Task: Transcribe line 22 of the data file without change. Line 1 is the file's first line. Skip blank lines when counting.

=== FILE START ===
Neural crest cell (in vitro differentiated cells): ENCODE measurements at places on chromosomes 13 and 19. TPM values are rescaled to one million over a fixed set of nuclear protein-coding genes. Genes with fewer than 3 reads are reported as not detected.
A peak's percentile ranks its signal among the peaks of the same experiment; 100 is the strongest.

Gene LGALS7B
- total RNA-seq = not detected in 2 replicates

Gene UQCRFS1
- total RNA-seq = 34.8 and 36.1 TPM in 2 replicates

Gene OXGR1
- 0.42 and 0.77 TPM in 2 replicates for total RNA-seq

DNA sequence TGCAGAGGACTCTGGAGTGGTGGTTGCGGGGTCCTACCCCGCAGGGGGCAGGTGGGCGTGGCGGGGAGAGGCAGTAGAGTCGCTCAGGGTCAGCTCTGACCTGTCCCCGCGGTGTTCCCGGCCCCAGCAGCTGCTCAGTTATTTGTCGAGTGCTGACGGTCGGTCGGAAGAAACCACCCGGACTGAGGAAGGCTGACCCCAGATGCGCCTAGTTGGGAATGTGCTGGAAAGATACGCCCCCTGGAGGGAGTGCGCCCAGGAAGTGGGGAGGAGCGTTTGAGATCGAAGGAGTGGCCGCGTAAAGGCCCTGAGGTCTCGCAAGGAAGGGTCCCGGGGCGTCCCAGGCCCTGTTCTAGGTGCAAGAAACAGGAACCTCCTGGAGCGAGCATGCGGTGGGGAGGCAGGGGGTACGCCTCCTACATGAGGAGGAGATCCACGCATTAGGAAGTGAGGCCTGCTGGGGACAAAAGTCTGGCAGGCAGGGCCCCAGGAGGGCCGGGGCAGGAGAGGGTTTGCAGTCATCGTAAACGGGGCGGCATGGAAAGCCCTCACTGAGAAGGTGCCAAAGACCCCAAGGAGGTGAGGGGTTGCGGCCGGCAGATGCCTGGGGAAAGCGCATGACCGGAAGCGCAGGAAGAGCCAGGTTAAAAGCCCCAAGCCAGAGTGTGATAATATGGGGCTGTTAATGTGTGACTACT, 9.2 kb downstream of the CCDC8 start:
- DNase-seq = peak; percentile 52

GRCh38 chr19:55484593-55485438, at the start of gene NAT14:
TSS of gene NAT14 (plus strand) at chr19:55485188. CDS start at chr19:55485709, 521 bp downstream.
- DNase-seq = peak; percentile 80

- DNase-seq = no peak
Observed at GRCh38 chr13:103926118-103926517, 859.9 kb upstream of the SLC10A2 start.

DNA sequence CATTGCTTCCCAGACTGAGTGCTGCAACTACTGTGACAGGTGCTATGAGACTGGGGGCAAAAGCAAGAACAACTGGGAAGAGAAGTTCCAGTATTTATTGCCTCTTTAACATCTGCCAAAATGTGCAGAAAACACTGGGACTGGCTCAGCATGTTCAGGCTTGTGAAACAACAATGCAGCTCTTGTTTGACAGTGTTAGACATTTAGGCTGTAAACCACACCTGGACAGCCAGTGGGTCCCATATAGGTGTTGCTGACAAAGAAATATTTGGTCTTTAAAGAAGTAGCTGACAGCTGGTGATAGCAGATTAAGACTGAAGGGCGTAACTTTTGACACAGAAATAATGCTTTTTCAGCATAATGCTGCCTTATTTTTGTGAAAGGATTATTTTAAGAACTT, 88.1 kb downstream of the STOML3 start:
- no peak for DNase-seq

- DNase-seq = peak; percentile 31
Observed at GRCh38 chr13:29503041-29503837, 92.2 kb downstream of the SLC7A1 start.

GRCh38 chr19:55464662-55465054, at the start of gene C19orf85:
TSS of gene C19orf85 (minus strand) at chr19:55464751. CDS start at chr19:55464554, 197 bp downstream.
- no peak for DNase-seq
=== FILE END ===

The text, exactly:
- no peak for DNase-seq